Rabbit Software Corp, based in Malvern, Pennsylvania, is about to try and cut it in Europe, for the second time. The 10-year-old public company, 75% owned by venture capitalist Safeguard Scientifics Inc, specialises in Unix, MS-DOS and Windows-based communications software products for stand-alone or networked personal computers and workstations. While some of Rabbit’s business is […]
Rabbit Software Corp, based in Malvern, Pennsylvania, is about to try and cut it in Europe, for the second time. The 10-year-old public company, 75% owned by venture capitalist Safeguard Scientifics Inc, specialises in Unix, MS-DOS and Windows-based communications software products for stand-alone or networked personal computers and workstations. While some of Rabbit’s business is done on an OEM basis, with procurers over the years having included IBM Corp, NEC Corp, Siemens AG, Motorola Inc, Intel Corp and McDonnell Douglas Information Systems, the firm has also, until recently, been selling its products direct to end users. This new push into Europe, however, will be based totally on indirect sales. Rabbit first set up this side of the Atlantic with a direct sales office in Paris in June 1987.
This was closed three years ago – Peter Craine, Rabbit’s vice-president for marketing and sales, explains that the firm then didn’t have any national language support for its MS-DOS products; also, Unix – Rabbit’s favoured environment – hadn’t taken off in quite the way the firm had expected. The closure of the Paris office was initiated by a management team that had been installed at Rabbit Software by Safeguard. According to Craine, the investor’s choice of directors left much to be desired; indeed, Charles Robins, one of Rabbit’s technical founders, left the firm in frustration over the new management team that had been drafted in. Robins is now back in the warren, however, following the appointment of a fresh management team in June 1991. Now the company has an aggressive mission, to promote the Rabbit name (which Chuck Robins selected in desperation after a Volkswagen Rabbit came into his line of vision while he was trying to think of something to call the company) and to achieve 50% of revenues in Europe within the next three years. For as long as Computergram can remember, Rabbit has been trading at a loss – last year, net losses amounted to $2.6m, down from $3.3m losses in the previous year, on revenues down 20% at just under $7m; for the first quarter of this year, losses were reduced to $248,000, from $800,000, on sales down 13% at $1.6m. According to Craine, however, losses have now been reduced from once being $1m a quarter to being now around breakeven level, and Rabbit should be profitable shortly. Playing a crucial role in achieving that goal will be the firm’s new policy of making sales to end users entirely via a network of third party distributors, which Rabbit promises to support with unfailing commitment.The picture for Europe – where currently only 5% of revenues are generated – is expected to be similar.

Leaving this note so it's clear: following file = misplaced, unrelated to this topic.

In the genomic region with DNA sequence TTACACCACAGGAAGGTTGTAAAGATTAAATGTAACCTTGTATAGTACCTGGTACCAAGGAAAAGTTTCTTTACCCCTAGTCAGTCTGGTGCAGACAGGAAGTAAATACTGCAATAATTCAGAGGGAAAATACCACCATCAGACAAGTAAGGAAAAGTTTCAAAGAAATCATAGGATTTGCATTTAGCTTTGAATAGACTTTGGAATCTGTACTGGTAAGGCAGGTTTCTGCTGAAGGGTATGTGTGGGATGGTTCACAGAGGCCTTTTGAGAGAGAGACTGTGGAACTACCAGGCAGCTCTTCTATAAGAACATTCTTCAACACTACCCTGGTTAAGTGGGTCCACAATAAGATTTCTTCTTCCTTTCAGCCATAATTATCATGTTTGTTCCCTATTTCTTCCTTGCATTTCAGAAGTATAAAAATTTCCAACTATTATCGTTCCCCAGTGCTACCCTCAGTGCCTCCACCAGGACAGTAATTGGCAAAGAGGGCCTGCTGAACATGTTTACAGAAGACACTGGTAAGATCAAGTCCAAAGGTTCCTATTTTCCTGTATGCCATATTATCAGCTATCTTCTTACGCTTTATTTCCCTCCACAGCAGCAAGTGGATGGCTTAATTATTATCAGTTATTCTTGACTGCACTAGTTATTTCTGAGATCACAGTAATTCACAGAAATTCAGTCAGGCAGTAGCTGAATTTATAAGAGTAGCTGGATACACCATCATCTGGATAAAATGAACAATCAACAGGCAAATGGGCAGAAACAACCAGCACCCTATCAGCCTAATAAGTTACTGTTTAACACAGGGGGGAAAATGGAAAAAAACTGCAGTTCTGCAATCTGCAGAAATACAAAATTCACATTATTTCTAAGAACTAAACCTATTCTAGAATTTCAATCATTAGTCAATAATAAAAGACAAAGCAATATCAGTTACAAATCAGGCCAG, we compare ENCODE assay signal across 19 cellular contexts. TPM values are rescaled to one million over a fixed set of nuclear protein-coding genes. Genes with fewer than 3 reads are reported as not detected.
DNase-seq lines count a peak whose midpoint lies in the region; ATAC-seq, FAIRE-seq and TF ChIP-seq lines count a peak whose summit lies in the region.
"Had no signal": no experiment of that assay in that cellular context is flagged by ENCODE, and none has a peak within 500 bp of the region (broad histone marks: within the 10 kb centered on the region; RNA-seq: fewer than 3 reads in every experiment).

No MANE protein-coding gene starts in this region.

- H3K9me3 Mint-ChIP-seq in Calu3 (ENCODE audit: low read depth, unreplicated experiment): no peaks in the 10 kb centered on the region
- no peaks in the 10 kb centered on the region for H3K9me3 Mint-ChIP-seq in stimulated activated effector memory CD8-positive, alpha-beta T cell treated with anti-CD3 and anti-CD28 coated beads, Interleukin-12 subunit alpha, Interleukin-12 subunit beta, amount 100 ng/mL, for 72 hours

By Sue Norris